Spinal Dynamics & Body Dynamics of Wisconsin recently welcomed Amanda Valentine to our clinic. Amanda provides nutrition counseling and massage therapy to clients. We are so excited to offer this service to our patients to help them improve their health. We spent a few minutes interviewing Amanda to help introduce her to our patients.
Hi Amanda! Welcome to Spinal Dynamics & Body Dynamics of Wisconsin! Tell us, how did you get into your field?
So, when I did my undergrad, I studied Health Promotion/Health Protection & Wellness. My senior year they added a joint program with the local massage school. I did that on top of my undergrad my senior year. I fell in love with it. I really liked how the two went together–promoting healthy lifestyles and helping the body with the massage. I have done both medical and spa massage for the last 10+ years. In 2008, I went onto aesthetic school. I wanted to start doing more body treatments, scrubs and things like that, in the spa. So, I do have my aesthetics license as well. That tied in with everything else, helping the body inside and out, through massage, nutrition and skin care. A lot of the time, when you treat the nutrition side, the skin will clear up.
What kinds of clients do you like to work with for massage?
It varies. I like a challenge. I like to see people a little more regularly. What I didn’t like about working in a spa was that you did not get regular clientele. It was people in and out and…you never got anywhere with it. So, I prefer more therapeutic, deep tissue work, seeing people more regularly to progress them. That may be seeing me every week or every other week, then once a month or every other month, more frequently with flare ups.
I like getting people to the point where they’re not in constant pain and they can last longer in between appointments…I like to see the progression. It’s all client-based, whether today you come in with this and tomorrow you come in with that, we will customize it to whatever is going on.
Tell us a little bit about your nutrition background and philosophy.
Food is definitely medicine. It definitely plays a huge role in our bodies in how we live, how we act, how we feel. I am not a quick-fix kind of person. I am not just going to give you a pill and then you go on your way. I definitely focus on lifestyle changes, how to get you there. If I have to email you or call you once a week and check in with you and say, “Yay! You had an apple today! Let’s work on having one piece of fruit a day,” then I will. Or, you’re the type of person that says, “Hey, just give me a plan and check in with me in six weeks, see you later,” I am flexible.
Whether you need more hand-holding, or if you just need to check in with me when you have a question, I just want to supply you with the resources to make those changes.
A few of my patients have read that you do a grocery store trip and have asked me questions on what that entails. Can you tell us more about that?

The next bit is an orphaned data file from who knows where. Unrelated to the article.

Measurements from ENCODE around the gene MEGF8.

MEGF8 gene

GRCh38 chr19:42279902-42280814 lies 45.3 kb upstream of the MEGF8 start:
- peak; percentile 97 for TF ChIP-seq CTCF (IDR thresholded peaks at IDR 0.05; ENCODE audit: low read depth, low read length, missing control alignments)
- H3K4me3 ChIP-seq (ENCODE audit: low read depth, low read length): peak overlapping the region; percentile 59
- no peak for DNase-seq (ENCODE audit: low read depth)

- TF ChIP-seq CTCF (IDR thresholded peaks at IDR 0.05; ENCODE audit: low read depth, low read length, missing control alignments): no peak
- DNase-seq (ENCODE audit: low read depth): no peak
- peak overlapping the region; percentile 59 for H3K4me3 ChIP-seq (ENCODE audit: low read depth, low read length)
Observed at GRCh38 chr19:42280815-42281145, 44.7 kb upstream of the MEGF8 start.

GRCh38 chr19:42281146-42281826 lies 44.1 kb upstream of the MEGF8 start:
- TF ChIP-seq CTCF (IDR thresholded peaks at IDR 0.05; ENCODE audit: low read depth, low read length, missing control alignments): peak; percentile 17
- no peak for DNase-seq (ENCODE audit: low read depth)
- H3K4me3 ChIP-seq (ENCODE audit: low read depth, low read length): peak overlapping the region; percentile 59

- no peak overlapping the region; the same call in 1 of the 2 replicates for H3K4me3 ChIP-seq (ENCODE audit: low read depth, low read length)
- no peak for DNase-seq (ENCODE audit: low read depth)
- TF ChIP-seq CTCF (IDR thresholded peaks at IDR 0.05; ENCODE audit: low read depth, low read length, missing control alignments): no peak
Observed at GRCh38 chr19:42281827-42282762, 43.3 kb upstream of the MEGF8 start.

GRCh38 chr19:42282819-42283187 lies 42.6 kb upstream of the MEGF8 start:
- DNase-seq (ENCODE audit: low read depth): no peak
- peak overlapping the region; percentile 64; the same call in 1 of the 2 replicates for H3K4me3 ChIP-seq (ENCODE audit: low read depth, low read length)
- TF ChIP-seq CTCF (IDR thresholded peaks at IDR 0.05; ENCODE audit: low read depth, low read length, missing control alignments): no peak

Whether you want to actually purchase your items or if you just want more information, we go through the grocery store together. You put a list together of your normal groceries that you would typically buy in a week. Then, we will go through that entire section. If we are in the canned food section, we will go, “Okay, this is the typical can of tomatoes you buy, let’s look at the ingredients,” and look at the other cans and compare calorie and sodium content and find which one is your best option. Some people will say, “Well, this is the can my mom always bought,” so that is the kind they get, without even looking at it.
They may think they are eating a can of tomatoes or a can of peas, but might not always know what’s in the can or added to it. Or, they may not take the calories or sodium and multiply it by the serving size. They may eat a can that says it is only 30 calories, but if there are 10 servings in the can, then they may have had way more calories than they thought. It is education that way.
Some people don’t know the produce aisle and have never bought fresh vegetables or fresh fruit. They may buy only canned or frozen. I help them navigate the aisles and figure out their choices. I then give handouts on how to clean your fruit and how to clean your vegetables and go through that. I also give them a handout on how to read a food label. Sometimes the grocery store tour is the only thing they need from me. Then I am giving them knowledge on making healthier choices. At some point, they may say, “You know, I need a little more help,” and that is fine too.
It usually takes about an hour and a half to go through the store, depending on the person. We try to avoid the center aisles, but it depends on the grocery list of the person. A lot of people do what their parents did and this is just a different way of looking at the grocery store. They may ask, “What’s kale?” or “What’s spinach?” and we can talk about that. We can go to the meat section and look at things that are prepackaged, or look at the meat counter. We look at whether you want pre-packaged Jimmy Dean sausage, or something fresh that is ready to go right there, usually without the chemicals or preservatives and stuff like that.
What do you like to do in your free time?
When I have free time, I am usually outside, either hiking or walking, or by a lake, fishing if I can, usually outside doing something.
We are so excited to welcome Amanda to the clinic! Nutrition is often a vital and overlooked part of the healing process and we are happy to be able to provide this service to our patients conveniently in our clinic.
For more information on her nutrition and massage therapy services, check out her website by clicking here. Amanda does her own scheduling either through her website or by calling her directly at 414-301-1250.